First, since the aforementioned factors which determine the shape of the concave lens surface are interrelated, when one of these factors is varied, such as volumes of the individual polymerizable mixtures, it may be necessary to compensate for this variation by adjusting other factors, such as the rotational speed or the extent and duration of exposure to polymerizing radiation. Otherwise, the polymerization process may yield an article which does not have a desired shape or which is not completely cured.
Second, production-scale spincasting apparatus require that an operator preliminarily set-up various operating conditions of the apparatus before initiating the spincasting operations. For example, an operator will set-up the apparatus based on operating conditions such as the rotational speed of the molds, the injection volume for injection of the liquid polymerizable mixtures into the molds, or the intensity or duration of ultraviolet radiation exposure. Subsequently, a series of contact lenses can be obtained by spincasting within the operating parameters. If one wishes to change such operating conditions, the spincasting operation may have to be ceased to allow for readjustment of the apparatus. Accordingly, the described conventional spincasting production processes, wherein contact lenses having differently shaped concave lens surfaces are produced, often require ceasing the spincasting operation in order to change the operating conditions of the apparatus.
The present invention provides an improved spincasting process for producing a series of contact lenses including contact lenses with differently shaped concave lens surfaces from the same mold design. The improvement comprises providing molds with uniformly shaped concave surfaces, and spincasting in the molds a series of polymerizable mixtures, wherein contact lenses with differently shaped concave lens surfaces are obtained by varying a ratio of the monomers and an organic diluent in the series of polymerizable mixtures.
Surprisingly, it has been found that the ratio of the monomers and the organic diluent can be varied within a relatively large range without modifying other factors affecting the spincasting operation. Additionally, the need to cease the spincasting operation to readjust operating conditions of the spincasting apparatus is minimized.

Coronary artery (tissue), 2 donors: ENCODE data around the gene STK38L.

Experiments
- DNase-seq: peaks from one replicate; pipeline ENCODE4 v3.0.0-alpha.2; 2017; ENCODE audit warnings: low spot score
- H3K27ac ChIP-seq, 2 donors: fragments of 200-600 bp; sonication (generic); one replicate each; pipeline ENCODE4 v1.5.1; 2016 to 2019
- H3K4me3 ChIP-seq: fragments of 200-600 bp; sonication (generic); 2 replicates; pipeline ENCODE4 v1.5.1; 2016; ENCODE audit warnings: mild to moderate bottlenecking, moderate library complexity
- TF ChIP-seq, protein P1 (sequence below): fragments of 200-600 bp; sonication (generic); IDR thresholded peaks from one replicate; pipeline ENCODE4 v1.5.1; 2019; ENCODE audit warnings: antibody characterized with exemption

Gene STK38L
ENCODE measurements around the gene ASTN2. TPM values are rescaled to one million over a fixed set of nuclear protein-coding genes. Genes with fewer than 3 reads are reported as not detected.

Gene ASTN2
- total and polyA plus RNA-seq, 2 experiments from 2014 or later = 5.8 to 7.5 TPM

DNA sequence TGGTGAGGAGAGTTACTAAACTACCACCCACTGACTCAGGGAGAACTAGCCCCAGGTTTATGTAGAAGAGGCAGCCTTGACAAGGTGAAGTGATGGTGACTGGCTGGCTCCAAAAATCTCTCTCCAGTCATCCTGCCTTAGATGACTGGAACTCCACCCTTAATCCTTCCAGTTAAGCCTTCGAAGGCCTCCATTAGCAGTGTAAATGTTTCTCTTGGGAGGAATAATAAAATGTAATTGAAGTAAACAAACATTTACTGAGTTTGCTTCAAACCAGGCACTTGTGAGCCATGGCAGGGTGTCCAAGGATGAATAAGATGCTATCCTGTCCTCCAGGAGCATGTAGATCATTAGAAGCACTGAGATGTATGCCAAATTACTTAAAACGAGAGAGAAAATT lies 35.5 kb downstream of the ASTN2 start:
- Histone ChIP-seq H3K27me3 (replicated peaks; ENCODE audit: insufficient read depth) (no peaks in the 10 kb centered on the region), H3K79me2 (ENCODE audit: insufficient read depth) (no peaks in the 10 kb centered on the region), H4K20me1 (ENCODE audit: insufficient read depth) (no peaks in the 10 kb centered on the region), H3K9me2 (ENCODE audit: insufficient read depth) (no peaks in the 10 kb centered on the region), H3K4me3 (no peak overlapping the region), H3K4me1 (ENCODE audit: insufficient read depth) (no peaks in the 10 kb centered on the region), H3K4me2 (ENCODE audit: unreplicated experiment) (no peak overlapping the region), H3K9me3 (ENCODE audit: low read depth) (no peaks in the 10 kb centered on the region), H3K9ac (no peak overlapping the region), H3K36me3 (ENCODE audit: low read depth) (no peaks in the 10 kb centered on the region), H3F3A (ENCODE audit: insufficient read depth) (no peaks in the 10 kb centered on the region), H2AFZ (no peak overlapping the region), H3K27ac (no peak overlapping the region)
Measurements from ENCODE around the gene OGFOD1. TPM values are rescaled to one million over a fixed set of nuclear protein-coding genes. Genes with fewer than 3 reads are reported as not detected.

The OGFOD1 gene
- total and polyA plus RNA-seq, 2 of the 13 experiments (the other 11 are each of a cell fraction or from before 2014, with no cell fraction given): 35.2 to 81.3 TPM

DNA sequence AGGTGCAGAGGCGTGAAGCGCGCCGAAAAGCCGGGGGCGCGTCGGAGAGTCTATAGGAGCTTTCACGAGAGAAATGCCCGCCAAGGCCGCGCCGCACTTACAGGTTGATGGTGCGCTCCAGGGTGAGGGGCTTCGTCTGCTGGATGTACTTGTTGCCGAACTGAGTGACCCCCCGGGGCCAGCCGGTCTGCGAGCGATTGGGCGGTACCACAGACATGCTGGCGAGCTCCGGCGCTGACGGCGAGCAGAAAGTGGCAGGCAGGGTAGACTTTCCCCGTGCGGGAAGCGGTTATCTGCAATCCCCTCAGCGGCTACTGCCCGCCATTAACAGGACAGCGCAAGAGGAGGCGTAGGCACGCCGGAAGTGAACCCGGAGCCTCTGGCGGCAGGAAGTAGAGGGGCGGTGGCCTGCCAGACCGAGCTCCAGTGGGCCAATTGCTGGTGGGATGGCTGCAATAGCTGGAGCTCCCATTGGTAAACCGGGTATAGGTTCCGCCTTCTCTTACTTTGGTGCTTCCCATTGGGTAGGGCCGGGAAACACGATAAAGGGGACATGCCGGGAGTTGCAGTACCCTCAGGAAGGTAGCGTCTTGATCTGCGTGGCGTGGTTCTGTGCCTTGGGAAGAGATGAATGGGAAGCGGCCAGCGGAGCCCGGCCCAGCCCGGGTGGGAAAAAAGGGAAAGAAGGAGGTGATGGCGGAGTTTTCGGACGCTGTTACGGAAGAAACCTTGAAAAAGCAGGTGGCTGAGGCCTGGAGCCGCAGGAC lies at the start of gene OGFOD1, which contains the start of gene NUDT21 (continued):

In the process of this invention, a series of liquid polymerizable mixtures are spincast to form a series of contact lenses.
Each individual mixture is charged to a mold, preferably by injection, wherein the molds are of the same mold design, i.e., the molds have uniformly shaped concave molding surfaces. The polymerizable mixtures are spincast in the molds by conventional techniques. During the spinning cycle, the individual molds which contain the polymerization mixtures can be grouped in linear array or, alternately, the molds can be grouped in carousel fashion and individually rotated. As used herein, the term "series of contact lenses" includes a plurality of contact lenses, which may be obtained after one or more spinning cycles.
Contact lenses with differently shaped concave lens surfaces are obtained by varying the ratio of monomers and an organic diluent in the series of polymerizable mixtures. For example, variations in this ratio result in liquid polymerizable mixtures which have varying surface tensions at the interface of the liquid contained in the mold and the fluid above the liquid during spincasting. According to a preferred embodiment, the ratio of the monomers to the organic diluent can be varied within a range from 1.5 to 20.
It will be appreciated that the ratio of the monomers and the organic diluent can be changed at any desired point in the production of the series of contact lenses. For example, the series of contact lenses can include a first set of contact lenses, wherein each lens has a similarly shaped concave lens surface, and a second set of contact lenses, wherein each lens has a similarly shaped concave lens surface different than that of the first set of lenses.